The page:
Everyday there is seemingly a new head coaching candidate that Bears General Manager Phil Emery is interviewing, but few have the track record or are as intriguing as Marc Trestman.
Trestman, the current head coach of the Montreal Alouettes of the Canadian Football League, interviewed with Emery this past Monday in Chicago (h/t ESPN) and although unknown to many fans, he is highly regarded around the NFL.
He began his college playing career in 1975 with the University of Minnesota before transferring to Minnesota State for his senior season. He then spent time with the Minnesota Vikings in their training camp in both 1978 and 1979.
His coaching career began as a volunteer assistant at the University of Miami in 1981 and he was eventually named quarterbacks coach in 1983. During his time at Miami he was pivotal in the development of Bernie Kosar, who led the Hurricanes to a National Championship in '83 and was eventually selected as a first-round pick in 1985 by the Cleveland Browns.
He spent time with the Vikings and Buccaneers from 1985-1987 before reuniting with Kosar in Cleveland as their quarterbacks coach/offensive coordinator for the 1988 and 1989 seasons.
He went back to the Vikings from 1990-1991 before taking a three-year break from the game before returning to the league in 1995, serving as offensive coordinator for the San Francisco 49ers for two seasons. He once again moved on, taking the quarterbacks coach job with the Detroit Lions in 1997.
Stints with the Cardinals, Raiders and Dolphins from 1998 through 2004 saw him in the role of offensive coordinator in both Arizona and Oakland, while also serving as quarterbacks coach at each of those stops.
One of the highlights of Trestman's coaching career was the work he did with Rich Gannon in Oakland, particularly during the 2002 season. Trestman was promoted to offensive coordinator that season and the Raiders led the league in total offense while Gannon claimed the MVP award when he went on to throw for over 4,600 yards and 26 touchdowns en route to Super Bowl XXXVII.
He returned to the college ranks in 2005, serving as offensive coordinator at North Carolina State until the firing of Chuck Amato after the 2006 season.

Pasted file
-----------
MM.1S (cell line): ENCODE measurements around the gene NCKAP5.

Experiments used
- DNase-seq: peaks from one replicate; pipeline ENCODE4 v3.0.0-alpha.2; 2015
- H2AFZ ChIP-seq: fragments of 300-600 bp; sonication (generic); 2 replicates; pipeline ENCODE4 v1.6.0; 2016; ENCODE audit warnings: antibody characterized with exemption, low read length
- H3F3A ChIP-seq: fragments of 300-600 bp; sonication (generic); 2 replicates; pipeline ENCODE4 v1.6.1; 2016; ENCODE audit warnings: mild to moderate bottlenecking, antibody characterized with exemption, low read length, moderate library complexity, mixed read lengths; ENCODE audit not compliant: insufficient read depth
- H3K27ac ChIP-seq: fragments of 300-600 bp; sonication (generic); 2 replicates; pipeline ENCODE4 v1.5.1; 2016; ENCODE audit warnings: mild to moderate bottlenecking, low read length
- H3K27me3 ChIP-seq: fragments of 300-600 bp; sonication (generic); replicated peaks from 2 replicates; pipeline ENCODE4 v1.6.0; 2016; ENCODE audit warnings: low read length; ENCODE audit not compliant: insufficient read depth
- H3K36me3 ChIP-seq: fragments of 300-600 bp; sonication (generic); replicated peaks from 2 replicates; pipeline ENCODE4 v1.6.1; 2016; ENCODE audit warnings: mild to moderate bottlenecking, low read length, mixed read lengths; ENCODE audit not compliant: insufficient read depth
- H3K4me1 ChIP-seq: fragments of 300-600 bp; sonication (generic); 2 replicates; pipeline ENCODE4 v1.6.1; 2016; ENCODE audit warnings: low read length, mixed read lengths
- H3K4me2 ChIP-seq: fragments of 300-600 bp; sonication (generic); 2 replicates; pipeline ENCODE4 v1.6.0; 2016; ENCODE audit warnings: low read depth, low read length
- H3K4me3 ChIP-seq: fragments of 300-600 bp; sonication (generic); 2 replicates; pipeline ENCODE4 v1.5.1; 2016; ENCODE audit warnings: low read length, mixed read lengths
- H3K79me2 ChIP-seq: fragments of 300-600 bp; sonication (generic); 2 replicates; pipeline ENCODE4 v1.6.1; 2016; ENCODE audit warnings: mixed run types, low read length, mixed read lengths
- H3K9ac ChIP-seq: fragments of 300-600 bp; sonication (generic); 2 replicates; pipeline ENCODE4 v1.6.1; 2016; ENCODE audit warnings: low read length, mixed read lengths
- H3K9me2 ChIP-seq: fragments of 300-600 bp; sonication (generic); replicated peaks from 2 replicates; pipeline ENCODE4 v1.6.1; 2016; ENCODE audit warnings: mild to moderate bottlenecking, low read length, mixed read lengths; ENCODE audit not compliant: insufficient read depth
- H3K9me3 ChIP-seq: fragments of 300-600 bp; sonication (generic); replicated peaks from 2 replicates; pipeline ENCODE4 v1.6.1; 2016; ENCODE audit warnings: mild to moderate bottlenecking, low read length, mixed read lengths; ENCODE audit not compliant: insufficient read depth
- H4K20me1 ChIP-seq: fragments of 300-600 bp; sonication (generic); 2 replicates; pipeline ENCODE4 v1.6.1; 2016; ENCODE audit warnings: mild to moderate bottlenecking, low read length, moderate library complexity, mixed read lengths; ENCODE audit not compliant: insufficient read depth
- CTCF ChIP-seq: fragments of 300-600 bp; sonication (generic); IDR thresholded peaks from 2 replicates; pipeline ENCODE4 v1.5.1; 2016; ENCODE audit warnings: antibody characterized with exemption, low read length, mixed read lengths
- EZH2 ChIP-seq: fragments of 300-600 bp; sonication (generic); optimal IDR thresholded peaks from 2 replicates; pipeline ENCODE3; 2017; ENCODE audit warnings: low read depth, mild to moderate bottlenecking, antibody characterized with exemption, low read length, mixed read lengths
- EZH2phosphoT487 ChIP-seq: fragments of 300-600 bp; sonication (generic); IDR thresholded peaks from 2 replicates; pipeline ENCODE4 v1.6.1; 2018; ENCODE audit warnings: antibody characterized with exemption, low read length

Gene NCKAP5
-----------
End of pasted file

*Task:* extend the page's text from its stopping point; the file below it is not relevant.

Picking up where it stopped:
He made the move to the CFL in 2008 and found immediate success, claiming two championships (Grey Cups) in 2009 and 2010 and has had his team in contention every season. He has gotten the most out of veteran quarterback Anthony Calvillo, who won back-to-back MVP's in 2008 and 2009 and has thrown for over 4,600 yards in each season under Trestman, most recently throwing for over 5,000 yards this past season at the age of 40.
According to his website, he has worked with many college quarterbacks as they prepared for the NFL draft such as Brandon Weeden, Brock Osweiler, Tim Tebow, Jimmy Clausen, Jason Campbell and most notably, Jay Cutler.
Cutler, in his weekly radio show, did not lean one way or another in regards to his experience with Trestman, saying (h/t Chicago Sun-Times):
That's kind of before you know what you like and what you don't like. I enjoyed my time with him, but I don't know what system he runs because he's been up in Canada, but he's been very successful there.
He has been successful everywhere he has been but has moved around a lot throughout the league because every head coach he has worked for has been fired even after Trestman came in and fixed their offense.
Steve Young, Bernie Kosar, Rich Gannon, Jake Plummer and Scott Mitchell all had some of their best seasons with him as either their offensive coordinator or quarterbacks coach. He helped a then 36-year-old Anthony Calvillo to have one of his best seasons in the CFL in 2008 and to have five of the most productive years of his career way into his late thirties.
In an interview earlier this week, Rich Gannon said of Trestman (h/t CSN Chicago):
He was smart, innovative, quarterback-friendly and pass protection-conscious.
A smart, innovative, quarterback-friendly coach who puts an emphasis on pass protection? Sounds like an intriguing choice for a Bears team that has lacked those traits for years.